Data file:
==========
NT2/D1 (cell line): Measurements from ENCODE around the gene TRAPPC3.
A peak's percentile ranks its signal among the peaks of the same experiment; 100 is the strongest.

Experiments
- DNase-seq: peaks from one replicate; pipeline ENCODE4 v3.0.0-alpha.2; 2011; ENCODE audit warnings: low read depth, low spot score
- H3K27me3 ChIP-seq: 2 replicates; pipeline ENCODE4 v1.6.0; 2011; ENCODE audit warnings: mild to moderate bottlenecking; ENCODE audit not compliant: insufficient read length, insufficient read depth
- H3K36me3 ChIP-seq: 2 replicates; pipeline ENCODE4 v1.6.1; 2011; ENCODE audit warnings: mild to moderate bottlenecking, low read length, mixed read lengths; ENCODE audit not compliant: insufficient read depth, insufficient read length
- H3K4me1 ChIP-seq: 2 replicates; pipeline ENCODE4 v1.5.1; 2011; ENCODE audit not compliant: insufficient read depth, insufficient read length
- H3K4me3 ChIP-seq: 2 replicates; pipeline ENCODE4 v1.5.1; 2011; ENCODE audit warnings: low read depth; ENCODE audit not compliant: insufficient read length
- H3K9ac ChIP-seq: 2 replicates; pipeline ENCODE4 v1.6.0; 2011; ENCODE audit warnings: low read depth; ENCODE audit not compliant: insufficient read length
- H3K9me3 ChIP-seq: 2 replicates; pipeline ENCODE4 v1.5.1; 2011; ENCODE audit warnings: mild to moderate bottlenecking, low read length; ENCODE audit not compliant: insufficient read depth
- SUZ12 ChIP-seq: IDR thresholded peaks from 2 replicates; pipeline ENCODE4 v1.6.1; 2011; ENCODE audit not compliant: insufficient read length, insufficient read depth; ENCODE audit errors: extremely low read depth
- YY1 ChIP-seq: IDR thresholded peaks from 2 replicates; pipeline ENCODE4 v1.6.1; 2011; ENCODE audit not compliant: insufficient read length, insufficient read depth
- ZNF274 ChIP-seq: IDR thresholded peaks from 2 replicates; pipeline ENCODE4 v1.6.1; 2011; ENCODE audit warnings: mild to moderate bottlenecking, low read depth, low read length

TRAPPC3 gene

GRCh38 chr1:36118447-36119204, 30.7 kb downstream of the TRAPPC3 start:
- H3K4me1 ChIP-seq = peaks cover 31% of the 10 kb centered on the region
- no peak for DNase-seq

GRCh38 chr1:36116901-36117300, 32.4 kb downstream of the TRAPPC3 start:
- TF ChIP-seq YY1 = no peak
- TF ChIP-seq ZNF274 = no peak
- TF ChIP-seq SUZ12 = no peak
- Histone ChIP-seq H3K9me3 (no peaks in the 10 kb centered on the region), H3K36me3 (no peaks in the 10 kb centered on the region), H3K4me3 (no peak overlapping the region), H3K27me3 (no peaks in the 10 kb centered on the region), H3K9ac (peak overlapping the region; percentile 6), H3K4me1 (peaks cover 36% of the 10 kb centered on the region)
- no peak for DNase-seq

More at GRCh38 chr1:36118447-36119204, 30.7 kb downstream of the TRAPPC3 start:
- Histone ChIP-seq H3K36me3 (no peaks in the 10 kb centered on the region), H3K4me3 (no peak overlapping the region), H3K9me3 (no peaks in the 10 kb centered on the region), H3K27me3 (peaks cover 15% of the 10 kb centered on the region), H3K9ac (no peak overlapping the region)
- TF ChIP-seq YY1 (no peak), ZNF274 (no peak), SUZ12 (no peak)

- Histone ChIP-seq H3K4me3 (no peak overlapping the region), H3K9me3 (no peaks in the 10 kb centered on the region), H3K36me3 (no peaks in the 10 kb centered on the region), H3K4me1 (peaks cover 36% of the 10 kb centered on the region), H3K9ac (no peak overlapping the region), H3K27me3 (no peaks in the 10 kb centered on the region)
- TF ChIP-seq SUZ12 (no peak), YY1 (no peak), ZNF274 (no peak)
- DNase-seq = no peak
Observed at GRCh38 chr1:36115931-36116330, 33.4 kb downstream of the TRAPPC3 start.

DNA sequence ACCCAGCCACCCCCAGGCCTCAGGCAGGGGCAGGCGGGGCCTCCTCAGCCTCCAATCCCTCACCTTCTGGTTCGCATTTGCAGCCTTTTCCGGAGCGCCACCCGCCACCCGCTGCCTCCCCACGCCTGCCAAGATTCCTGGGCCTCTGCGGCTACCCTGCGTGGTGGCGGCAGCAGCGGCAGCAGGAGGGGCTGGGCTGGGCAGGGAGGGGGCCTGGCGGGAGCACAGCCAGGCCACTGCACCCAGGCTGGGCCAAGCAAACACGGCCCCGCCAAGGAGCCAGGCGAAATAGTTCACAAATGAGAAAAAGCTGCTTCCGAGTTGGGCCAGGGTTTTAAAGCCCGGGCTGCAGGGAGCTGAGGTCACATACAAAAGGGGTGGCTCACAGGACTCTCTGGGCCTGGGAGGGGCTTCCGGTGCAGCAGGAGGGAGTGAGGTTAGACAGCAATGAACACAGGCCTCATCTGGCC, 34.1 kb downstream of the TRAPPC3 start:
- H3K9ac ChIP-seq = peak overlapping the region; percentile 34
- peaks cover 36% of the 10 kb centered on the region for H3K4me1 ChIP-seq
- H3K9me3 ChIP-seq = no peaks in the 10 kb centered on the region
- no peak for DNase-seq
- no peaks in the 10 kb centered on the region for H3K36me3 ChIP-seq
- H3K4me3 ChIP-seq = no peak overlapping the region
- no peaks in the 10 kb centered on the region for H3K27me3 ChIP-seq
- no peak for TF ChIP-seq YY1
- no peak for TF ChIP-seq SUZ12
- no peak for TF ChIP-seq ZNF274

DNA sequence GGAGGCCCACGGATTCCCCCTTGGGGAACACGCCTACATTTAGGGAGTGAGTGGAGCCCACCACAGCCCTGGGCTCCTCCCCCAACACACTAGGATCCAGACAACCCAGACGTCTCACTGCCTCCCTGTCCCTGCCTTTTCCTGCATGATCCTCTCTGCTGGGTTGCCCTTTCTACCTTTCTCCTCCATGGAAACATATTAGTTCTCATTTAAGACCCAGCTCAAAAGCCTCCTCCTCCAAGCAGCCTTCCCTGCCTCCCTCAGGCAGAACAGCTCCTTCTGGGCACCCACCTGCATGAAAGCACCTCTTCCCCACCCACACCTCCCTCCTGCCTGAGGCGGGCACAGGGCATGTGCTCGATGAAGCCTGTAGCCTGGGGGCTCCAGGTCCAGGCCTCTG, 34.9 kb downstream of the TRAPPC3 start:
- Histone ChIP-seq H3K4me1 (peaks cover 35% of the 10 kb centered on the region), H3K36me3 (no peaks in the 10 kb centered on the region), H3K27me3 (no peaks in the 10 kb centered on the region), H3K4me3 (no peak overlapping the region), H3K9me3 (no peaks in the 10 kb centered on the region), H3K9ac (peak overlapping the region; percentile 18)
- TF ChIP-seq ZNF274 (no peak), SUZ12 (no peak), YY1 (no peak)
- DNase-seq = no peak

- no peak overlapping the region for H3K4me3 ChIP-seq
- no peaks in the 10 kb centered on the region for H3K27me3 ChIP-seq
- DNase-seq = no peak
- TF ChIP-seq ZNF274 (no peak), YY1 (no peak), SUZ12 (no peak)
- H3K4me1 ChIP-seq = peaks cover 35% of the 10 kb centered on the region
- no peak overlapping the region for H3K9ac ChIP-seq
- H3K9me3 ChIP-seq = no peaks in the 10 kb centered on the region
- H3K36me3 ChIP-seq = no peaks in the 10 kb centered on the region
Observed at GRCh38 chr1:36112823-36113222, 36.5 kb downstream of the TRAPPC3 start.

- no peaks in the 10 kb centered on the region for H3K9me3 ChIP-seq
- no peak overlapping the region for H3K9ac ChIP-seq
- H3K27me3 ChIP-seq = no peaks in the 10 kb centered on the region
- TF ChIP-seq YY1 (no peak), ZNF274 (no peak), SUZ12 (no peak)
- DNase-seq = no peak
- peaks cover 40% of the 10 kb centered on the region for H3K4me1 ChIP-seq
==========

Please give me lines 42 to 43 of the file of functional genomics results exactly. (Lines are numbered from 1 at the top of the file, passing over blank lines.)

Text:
DNA sequence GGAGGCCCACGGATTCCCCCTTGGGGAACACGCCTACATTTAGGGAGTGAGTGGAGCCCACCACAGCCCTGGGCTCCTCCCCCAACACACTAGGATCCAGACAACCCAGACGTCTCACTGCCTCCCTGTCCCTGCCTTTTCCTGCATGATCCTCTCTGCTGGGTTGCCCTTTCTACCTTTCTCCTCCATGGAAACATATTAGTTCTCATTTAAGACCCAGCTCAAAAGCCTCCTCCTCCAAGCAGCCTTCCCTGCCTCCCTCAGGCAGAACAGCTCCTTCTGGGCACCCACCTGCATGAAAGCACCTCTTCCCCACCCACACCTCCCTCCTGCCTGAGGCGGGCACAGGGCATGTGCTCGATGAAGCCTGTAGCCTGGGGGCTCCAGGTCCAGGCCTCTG, 34.9 kb downstream of the TRAPPC3 start:
- Histone ChIP-seq H3K4me1 (peaks cover 35% of the 10 kb centered on the region), H3K36me3 (no peaks in the 10 kb centered on the region), H3K27me3 (no peaks in the 10 kb centered on the region), H3K4me3 (no peak overlapping the region), H3K9me3 (no peaks in the 10 kb centered on the region), H3K9ac (peak overlapping the region; percentile 18)